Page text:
One of the other hardest things to do as a writer is to commit to one great idea and spend many months investigating it, thinking about it, developing it, and then writing and revising a novel about it. This is so hard because as soon as you get excited about one idea… another shiny idea appears in its place. This might happen to you before you start a new novel. Worse, this might happen to you when you’re halfway through writing a new novel. You’re supposed to be fixated on this current project, and all you want to do is focus on another one.
Because Steinbeck is right. Sometimes one simple idea will grow into a dozen. A dozen creative story-lines that each could make for a compelling novel. How in the hell do you pick from twelve stellar ideas? What I do is let the ideas simmer in my head for a long, long time, and after a year, maybe even two years, I go with the one that simply won’t go away. The idea that enters my head practically every day.
Go with the idea you have the most passion for, and pray that no better idea will come to you while you’re hard at work drafting and revising your newest project.
“Toss out the worst elements of genre and literary fiction — and merge the best. We might then create a new taxonomy, so that when you walk into a bookstore, the stock is divided into ‘Stories that suck’ and ‘Stories that will make your mind and heart explode with their goodness.’.” — Benjamin Percy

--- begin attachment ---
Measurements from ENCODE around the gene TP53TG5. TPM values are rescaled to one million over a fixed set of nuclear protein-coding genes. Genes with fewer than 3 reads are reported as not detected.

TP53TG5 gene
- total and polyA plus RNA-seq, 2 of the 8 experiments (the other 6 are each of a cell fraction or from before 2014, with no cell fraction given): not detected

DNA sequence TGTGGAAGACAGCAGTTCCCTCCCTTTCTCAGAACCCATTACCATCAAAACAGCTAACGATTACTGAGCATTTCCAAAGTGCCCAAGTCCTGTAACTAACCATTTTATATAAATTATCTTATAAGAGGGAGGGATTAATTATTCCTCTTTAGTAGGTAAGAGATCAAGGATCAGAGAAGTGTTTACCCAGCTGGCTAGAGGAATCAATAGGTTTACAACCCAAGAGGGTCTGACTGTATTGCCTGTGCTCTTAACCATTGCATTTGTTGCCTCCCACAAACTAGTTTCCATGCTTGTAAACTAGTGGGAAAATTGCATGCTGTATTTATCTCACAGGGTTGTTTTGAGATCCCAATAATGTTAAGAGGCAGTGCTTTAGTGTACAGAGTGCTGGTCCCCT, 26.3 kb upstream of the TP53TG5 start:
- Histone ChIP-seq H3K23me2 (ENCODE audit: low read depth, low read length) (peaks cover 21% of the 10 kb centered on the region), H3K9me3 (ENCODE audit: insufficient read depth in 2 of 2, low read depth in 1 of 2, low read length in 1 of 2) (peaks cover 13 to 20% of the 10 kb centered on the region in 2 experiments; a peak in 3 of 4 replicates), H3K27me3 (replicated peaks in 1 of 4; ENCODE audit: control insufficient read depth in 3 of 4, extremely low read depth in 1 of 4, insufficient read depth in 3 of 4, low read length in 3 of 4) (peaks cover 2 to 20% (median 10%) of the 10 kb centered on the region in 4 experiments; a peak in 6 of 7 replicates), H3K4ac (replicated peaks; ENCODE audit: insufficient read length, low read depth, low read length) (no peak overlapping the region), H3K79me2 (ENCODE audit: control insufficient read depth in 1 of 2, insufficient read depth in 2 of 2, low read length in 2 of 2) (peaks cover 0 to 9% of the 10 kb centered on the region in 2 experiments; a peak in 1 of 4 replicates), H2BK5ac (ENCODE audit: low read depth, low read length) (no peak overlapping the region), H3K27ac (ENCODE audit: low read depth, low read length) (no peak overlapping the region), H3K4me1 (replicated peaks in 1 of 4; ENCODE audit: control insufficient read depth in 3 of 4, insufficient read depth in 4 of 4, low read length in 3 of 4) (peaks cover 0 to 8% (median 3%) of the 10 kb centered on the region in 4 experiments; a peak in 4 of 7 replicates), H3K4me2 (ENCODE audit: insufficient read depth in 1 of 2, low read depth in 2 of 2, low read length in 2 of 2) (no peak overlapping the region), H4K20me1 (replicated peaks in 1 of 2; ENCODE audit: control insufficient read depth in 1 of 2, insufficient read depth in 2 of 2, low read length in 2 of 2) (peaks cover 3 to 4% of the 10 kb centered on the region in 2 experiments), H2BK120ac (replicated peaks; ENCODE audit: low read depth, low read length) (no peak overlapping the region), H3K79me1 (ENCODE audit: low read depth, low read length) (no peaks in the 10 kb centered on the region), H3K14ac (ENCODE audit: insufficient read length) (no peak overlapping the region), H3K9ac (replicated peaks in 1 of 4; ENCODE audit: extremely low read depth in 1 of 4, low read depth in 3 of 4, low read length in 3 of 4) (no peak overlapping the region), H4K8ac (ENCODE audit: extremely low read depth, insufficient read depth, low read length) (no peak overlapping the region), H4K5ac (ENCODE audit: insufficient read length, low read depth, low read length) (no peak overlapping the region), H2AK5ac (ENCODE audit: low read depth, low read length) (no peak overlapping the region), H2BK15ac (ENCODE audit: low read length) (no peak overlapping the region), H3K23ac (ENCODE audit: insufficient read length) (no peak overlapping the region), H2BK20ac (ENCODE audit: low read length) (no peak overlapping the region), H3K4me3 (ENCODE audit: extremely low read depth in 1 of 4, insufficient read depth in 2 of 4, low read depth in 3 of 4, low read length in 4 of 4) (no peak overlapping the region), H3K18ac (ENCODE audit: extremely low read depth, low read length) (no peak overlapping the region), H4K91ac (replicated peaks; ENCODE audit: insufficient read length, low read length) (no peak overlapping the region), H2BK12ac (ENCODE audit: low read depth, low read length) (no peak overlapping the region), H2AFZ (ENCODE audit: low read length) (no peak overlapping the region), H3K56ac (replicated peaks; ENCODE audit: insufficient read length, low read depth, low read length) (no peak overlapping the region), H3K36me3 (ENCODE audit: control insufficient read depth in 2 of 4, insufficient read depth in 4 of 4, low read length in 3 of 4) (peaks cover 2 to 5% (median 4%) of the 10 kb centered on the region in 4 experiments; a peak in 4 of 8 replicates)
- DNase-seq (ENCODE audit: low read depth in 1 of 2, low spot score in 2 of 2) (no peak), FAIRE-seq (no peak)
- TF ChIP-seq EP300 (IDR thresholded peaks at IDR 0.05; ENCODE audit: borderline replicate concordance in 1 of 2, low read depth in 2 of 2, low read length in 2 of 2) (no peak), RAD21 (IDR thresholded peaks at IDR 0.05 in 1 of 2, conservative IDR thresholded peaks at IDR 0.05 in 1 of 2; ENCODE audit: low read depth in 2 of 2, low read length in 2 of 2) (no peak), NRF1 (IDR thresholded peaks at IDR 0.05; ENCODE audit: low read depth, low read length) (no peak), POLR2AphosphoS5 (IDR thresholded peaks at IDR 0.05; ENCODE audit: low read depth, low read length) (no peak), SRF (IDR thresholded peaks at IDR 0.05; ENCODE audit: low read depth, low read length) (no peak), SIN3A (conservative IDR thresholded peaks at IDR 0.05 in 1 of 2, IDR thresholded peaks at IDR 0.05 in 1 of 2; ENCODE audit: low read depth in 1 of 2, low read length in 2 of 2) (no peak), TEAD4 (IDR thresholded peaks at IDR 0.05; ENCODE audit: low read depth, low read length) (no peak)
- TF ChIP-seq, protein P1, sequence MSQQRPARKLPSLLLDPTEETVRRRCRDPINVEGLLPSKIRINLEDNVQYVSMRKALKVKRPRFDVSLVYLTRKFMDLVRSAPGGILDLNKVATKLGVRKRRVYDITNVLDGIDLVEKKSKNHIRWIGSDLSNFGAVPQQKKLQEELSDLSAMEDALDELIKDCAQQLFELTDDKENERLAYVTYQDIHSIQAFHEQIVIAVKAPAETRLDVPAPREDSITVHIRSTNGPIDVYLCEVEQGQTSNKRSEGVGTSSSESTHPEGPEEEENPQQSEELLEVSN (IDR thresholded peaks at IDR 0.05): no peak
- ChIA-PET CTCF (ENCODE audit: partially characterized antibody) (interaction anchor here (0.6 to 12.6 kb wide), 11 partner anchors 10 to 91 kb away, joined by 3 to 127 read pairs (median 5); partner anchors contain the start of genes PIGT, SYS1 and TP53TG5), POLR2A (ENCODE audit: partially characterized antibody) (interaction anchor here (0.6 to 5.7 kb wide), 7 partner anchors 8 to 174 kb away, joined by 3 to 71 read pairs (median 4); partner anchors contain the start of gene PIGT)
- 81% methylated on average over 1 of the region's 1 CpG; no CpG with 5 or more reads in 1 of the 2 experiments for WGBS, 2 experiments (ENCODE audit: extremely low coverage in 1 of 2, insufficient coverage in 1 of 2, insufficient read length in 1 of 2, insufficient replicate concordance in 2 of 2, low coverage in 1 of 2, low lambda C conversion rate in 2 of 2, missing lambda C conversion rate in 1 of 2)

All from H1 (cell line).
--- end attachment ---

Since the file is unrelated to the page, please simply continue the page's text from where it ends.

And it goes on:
This quote comes from Benjamin Percy’s mind-blowing craft book Thrill Me, which came out in 2017. Percy believes what I believe and what I have been telling people for years. That the best books mix the greatest elements of literary fiction and genre fiction. To me, the best books, the best films, the best stories, have a blend of genre fiction qualities — propulsive storytelling, big surprises, action and romance and humor and excitement — and literary fiction qualities — rich themes, dynamic characters, gorgeous prose.
When literary fiction and genre fiction come together, you have incredible books that push boundaries, that offer something unique and original. Novels like Donna Tartt’s The Goldfinch, Celeste Ng’s Little Fires Everywhere, Sarah Waters’ The Little Stranger. Books that enrich your soul and at the same time deliver a compelling, page-turning story.
“When you make music or write or create, it’s really your job to have mind-blowing, irresponsible, condomless sex with whatever idea it is you’re writing about at the time.” — Lady Gaga